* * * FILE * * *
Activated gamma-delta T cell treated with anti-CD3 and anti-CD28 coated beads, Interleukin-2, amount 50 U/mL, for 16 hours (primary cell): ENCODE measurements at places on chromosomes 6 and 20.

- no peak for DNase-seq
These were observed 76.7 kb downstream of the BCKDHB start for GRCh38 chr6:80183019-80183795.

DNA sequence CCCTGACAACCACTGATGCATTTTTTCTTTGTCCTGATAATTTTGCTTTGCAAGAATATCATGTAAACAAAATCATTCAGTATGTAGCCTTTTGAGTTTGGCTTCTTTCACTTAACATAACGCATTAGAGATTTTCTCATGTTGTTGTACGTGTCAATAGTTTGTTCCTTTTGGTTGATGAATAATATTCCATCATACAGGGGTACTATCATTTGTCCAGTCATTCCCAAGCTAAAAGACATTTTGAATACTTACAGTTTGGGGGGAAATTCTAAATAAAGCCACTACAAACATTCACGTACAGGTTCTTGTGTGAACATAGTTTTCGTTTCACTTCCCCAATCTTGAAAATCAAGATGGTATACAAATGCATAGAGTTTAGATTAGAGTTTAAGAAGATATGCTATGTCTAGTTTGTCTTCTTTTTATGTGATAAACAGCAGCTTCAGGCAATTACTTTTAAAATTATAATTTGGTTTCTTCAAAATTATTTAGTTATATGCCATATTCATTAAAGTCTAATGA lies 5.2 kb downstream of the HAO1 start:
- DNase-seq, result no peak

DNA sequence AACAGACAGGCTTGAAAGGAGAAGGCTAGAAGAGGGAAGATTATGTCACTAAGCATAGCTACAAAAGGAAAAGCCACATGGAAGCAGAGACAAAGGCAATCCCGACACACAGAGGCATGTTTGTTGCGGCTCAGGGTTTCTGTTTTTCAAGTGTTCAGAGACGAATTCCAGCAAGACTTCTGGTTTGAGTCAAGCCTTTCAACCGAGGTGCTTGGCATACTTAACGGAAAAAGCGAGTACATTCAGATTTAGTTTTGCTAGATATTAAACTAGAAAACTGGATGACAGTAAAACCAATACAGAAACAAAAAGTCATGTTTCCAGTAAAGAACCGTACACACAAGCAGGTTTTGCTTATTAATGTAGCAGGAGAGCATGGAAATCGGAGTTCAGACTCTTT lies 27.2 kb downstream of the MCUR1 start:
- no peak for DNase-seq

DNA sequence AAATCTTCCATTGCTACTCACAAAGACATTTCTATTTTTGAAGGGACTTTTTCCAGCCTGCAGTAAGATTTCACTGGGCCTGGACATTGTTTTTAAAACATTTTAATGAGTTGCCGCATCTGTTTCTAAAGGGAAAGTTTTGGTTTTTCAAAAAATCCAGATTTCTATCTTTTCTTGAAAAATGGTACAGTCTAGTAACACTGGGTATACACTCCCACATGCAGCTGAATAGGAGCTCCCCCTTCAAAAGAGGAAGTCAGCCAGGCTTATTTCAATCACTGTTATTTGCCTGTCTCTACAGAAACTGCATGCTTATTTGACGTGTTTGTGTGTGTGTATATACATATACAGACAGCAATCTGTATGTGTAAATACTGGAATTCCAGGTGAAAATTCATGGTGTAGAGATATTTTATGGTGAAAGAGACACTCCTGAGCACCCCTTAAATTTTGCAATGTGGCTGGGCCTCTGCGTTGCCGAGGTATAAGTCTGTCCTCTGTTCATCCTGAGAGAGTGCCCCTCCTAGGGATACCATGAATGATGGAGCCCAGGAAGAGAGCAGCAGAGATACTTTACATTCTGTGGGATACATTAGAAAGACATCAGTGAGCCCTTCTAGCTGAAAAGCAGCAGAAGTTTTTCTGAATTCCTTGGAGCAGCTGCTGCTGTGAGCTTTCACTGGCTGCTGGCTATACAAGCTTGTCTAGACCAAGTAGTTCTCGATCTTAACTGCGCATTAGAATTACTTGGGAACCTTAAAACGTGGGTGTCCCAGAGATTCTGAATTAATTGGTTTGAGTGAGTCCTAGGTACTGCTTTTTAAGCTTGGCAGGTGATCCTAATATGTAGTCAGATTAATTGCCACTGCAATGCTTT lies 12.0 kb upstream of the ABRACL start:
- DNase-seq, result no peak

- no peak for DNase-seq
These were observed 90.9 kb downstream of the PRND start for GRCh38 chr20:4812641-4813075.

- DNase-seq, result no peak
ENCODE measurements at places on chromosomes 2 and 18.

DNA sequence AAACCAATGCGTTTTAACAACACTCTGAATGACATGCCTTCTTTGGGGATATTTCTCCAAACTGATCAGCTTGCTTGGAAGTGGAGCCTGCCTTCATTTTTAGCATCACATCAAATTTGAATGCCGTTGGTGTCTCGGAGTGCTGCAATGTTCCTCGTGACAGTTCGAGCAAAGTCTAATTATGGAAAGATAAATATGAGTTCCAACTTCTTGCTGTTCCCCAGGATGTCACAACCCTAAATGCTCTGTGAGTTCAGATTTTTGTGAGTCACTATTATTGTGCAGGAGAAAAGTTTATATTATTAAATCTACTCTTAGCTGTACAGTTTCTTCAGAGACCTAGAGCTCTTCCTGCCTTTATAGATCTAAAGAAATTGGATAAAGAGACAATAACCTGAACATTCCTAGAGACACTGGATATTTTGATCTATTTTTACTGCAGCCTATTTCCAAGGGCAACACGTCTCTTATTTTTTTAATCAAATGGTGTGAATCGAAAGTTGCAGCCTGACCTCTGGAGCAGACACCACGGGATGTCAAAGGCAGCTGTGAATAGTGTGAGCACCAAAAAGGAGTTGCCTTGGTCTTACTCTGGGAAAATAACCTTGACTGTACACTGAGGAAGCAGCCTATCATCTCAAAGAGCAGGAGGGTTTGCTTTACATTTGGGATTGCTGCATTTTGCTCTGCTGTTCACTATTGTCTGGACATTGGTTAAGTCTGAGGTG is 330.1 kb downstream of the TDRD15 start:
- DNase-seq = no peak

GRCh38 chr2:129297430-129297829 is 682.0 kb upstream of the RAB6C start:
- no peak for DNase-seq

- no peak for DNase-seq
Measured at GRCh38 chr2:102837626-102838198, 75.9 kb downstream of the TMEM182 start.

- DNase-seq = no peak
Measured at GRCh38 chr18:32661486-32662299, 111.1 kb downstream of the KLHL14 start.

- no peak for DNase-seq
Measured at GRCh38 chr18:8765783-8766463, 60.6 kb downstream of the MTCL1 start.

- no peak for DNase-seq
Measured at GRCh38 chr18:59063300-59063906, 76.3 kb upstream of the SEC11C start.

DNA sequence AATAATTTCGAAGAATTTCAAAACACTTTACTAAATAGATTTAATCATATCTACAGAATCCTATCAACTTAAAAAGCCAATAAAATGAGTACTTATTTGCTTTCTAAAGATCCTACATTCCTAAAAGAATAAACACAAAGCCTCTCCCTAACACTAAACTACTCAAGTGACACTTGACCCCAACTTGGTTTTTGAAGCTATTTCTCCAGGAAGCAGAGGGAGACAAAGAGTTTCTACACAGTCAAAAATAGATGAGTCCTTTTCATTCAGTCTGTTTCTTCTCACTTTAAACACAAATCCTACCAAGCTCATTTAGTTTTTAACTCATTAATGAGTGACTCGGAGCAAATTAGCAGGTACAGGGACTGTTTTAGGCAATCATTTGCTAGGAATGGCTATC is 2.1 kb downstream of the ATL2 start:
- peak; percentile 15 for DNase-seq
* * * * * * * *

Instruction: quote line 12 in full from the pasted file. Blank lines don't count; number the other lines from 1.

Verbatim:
- DNase-seq, result no peak